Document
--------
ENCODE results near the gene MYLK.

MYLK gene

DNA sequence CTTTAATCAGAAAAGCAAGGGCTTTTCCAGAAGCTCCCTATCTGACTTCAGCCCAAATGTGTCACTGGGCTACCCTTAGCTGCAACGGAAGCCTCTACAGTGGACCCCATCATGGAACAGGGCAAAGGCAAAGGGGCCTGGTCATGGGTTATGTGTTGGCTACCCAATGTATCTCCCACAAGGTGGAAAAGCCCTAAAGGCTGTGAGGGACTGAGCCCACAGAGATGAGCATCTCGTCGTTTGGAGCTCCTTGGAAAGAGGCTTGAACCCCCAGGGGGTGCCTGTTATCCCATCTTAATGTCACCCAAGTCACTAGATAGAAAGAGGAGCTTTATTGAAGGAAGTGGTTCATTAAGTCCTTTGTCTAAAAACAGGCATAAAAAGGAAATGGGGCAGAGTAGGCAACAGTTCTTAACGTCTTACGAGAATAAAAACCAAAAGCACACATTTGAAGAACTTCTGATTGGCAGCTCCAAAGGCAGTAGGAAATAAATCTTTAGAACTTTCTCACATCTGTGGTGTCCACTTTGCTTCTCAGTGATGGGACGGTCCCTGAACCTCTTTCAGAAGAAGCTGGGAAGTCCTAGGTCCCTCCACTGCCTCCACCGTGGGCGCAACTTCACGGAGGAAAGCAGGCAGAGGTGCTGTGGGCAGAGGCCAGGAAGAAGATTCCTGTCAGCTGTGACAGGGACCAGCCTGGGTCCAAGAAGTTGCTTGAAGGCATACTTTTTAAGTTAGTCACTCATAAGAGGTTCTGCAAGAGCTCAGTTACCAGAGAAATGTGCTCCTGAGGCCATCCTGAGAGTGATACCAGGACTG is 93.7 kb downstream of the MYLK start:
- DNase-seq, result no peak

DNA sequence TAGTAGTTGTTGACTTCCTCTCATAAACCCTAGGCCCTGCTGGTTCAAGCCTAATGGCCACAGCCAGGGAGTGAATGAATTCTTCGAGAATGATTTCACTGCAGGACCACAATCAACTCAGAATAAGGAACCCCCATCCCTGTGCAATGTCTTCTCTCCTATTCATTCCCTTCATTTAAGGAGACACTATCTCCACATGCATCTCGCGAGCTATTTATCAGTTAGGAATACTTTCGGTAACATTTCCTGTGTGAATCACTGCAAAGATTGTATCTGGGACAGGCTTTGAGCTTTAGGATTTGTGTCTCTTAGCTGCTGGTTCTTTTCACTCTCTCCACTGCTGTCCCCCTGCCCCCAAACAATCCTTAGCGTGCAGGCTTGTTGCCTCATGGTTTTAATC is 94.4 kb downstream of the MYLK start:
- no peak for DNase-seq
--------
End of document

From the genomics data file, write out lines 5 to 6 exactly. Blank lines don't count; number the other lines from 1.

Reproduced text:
DNA sequence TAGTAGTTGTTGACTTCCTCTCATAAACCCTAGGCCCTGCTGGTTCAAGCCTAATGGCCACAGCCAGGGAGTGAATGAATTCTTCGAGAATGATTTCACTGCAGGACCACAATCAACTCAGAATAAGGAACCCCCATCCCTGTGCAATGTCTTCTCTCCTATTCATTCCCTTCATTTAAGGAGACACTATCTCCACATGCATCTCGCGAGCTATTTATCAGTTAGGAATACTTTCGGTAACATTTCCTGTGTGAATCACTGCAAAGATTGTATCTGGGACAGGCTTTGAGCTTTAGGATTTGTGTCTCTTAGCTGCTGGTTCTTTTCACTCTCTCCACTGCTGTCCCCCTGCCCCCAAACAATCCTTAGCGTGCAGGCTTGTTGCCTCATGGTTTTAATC is 94.4 kb downstream of the MYLK start:
- no peak for DNase-seq